When you conceal your will from others, that is Thick.
When you impose your will on others, that is Black.
– Li Zongwu
In the West, Machiavelli’s book The Prince is probably the best known work on simulation and dissimulation. In Chinese culture however there is a rich and deep seam of literature on strategy and deception. Sun Zi’s Art of War is the most famous, but the more recent book, Thick Black Theory (厚黑学 – Hòuhēixué), written by Li Zongwu (李宗吾) in 1912, is possibly the most important when it comes to trying to understand the Chinese strategies of today.
Li Zongwu was a social philosopher and critic and his purpose in writing Thick Black Theory was to describe the symptoms of an illness, or, to be more precise, to bring into the light the cultural shadow which is known to all in Chinese society as “thick face, black heart.”
The description “thick face, black heart” is used to describe what many, but by no means all, in Chinese society, whether they say so publicly or not, perceive to be the “must have” quality of Chinese people if they want to be successful, whether that be in society, business or politics.
“Thick face” is in essence a shield to protect a person from the criticism and negative opinions of others, thus preserving and thickening their own “face,” both in their own eyes and in the eyes of others, by refusing to accept the limitations or criticism that others have tried to impose or force upon them.
“Black heart” is the sword used to do battle with others as well as oneself. The black-hearted practitioner focuses their attention purely on their goals and ignores the possible cost to themselves or others. Together with this well-deﬁned and honed killer instinct, the cutting edge of a practitioner’s sword is dispassion – to do battle without or, in spite of fear, and to be able to detach themselves completely from their own and others’ emotions so that their presence does not thwart or hinder them from achieving their ultimate goals.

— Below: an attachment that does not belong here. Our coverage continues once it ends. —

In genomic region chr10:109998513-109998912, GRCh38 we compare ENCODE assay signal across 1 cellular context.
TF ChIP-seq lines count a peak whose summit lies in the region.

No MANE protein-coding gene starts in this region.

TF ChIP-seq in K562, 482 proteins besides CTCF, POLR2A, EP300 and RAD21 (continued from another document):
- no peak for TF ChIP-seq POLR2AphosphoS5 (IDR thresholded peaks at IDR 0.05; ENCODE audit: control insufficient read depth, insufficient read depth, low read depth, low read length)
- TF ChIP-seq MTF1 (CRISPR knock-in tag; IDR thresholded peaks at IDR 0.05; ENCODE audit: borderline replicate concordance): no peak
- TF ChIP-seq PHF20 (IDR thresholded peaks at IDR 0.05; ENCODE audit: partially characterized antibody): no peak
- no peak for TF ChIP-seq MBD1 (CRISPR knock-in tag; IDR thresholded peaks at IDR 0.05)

In Thick Black Theory, the methods by which people use the idea of “thick face, black heart” to obtain and hold on to money, status and power, and how they use these to preserve their position and accumulate more are described in detail.
Li Zongwu’s original intention was to publish Thick Black Theory in a series of three articles in The Chengdu Daily in 1912. However, the official outrage and violent reaction caused after the ﬁrst article was published led to a cancellation of the series. This series of three articles was later published several times between 1934 and 1936 in a single volume in Beijing by friends of Li Zongwu. Despite the controversial image of Chinese society that it portrayed, each edition sold out immediately before being banned by the government – a deliciously ironic fact given that in 1989; when the ban on the book was lifted, it was published by the Central Party School in Beijing. The book is now a consistent bestseller throughout mainland China, has been published in multiple editions and has spawned a whole sub-genre of “self-help” books, as well as in-depth studies of historical events and characters following the “thick black” premise.
It is important to remember that Li Zongwu’s work is purely an observation and study of “thick face, black heart,” and was never intended to be an endorsement of the amoral practices when mastered (which many non-practitioners would consider to be immoral) that the book describes. The irony that it is now used and reinterpreted as a manual for succeeding in business and society, only goes to show how prescient these observations were, both then and now, and how little has actually changed.